Prostate Cancer

Things You Should Know About Prostate Cancer

Prostate Cancer Facts and Figures

For US men, prostate cancer is the most common non-cutaneous cancer and the second leading cause of cancer death. About one man in 9 will be diagnosed with prostate cancer during his lifetime.

Estimated for 2019:

  • New cases of prostate cancer diagnosed: 174,6501
  • Prostate cancer deaths: 31,6201

Key Statistics About Prostate Cancer

1 in 9

About 1 man in 9 will be diagnosed with prostate cancer during his lifetime1

65 or Older

About 60% of prostate cancer cases are diagnosed in men aged 65 or older1

3 Million

Nearly 3 million men in the US are believed to be currently living with prostate cancer1

Screening

Cancer screening for most men may begin at ages 45 to 50, or earlier for higher-risk men

Prostate Cancer: Indolent vs Aggressive

Indolent Prostate Cancer

Cancer cells grow slowly and generally stay within the prostate without spreading to other parts of the body. It is the most common type of prostate cancer and with this cancer, most men live normal full lives without treatment. Prostate cancer that remains localized in the prostate has a greater than 99% 5-year survival rate.

Aggressive Prostate Cancer

Characterized by fast-growing cancer cells that spread to other areas of the body. This type of prostate cancer can be lethal, but is generally treatable if diagnosed early. The 5-year survival rate, once it has spread outside the prostate, is around 30%.

Main Risk Factors for Prostate Cancer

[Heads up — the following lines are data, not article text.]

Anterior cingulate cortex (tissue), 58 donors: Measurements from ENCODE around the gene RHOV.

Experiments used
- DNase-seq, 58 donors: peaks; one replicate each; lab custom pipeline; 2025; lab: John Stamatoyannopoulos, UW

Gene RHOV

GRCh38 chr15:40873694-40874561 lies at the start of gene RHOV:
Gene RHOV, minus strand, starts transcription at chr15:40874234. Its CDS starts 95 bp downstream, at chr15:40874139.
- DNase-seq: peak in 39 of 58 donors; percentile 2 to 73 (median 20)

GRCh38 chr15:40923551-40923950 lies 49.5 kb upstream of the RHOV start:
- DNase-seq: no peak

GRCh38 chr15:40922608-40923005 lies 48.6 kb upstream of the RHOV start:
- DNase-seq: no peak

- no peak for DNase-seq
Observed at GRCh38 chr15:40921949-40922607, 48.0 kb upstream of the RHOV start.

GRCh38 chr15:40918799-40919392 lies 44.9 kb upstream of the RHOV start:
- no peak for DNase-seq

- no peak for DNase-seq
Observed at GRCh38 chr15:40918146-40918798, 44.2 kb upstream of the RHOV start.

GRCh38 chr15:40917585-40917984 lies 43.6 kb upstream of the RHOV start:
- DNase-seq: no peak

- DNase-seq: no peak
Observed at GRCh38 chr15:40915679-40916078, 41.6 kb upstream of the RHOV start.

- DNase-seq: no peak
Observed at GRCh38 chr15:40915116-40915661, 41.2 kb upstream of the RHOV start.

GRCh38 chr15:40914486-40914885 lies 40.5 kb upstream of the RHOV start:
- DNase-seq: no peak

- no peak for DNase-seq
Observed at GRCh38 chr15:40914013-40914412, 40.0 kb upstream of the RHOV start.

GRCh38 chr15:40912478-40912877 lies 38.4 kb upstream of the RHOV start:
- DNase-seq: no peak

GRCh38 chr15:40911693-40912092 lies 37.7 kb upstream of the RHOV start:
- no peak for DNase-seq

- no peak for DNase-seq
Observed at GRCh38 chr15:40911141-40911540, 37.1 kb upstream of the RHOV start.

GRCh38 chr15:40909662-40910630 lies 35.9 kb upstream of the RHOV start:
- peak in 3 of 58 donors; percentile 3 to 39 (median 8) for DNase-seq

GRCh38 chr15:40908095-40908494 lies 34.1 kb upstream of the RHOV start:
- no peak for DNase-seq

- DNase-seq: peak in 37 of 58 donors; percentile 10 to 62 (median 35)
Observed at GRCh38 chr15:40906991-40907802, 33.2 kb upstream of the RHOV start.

While all men are at risk for prostate cancer, certain factors can elevate the threat:

  • Age: Risk increases with age
  • Race & Ethnicity: Certain groups, such as African American men, are at an increased risk
  • Family History: Close relatives, especially first-degree relatives (father, brother, paternal grandfather)
  • Lifestyle: Obesity, smoking, excessive alcohol intake, and diets high in red meat or high-fat dairy products and low in fruits and vegetables are all factors that may contribute to prostate cancer risk

Leading Urologists on the Value of 4Kscore®

Badrinath Konety, MD

Badrinath Konety, MD

Chair, Department of Urology

University of Minnesota

Peter Scardino, MD

Peter Scardino, MD

Chairman, Department of Surgery

Memorial Sloan-Kettering Cancer Center

Ali Kasraeian, MD

Ali Kasraeian, MD

Urologist

The Kasraeian Urology Practice

James Daitch, MD

James Daitch, MD

Urologist

Arizona Urology Specialists

David Albala, MD

David Albala, MD

Medical Director

Associated Medical Professionals

Greg Thoreson, MD

Greg Thoreson, MD

Urologist

Urology Clinics of North Texas

Stephen-Zappalla

Stephen Zappala, MD

Clinical Professor of Urology

Tufts University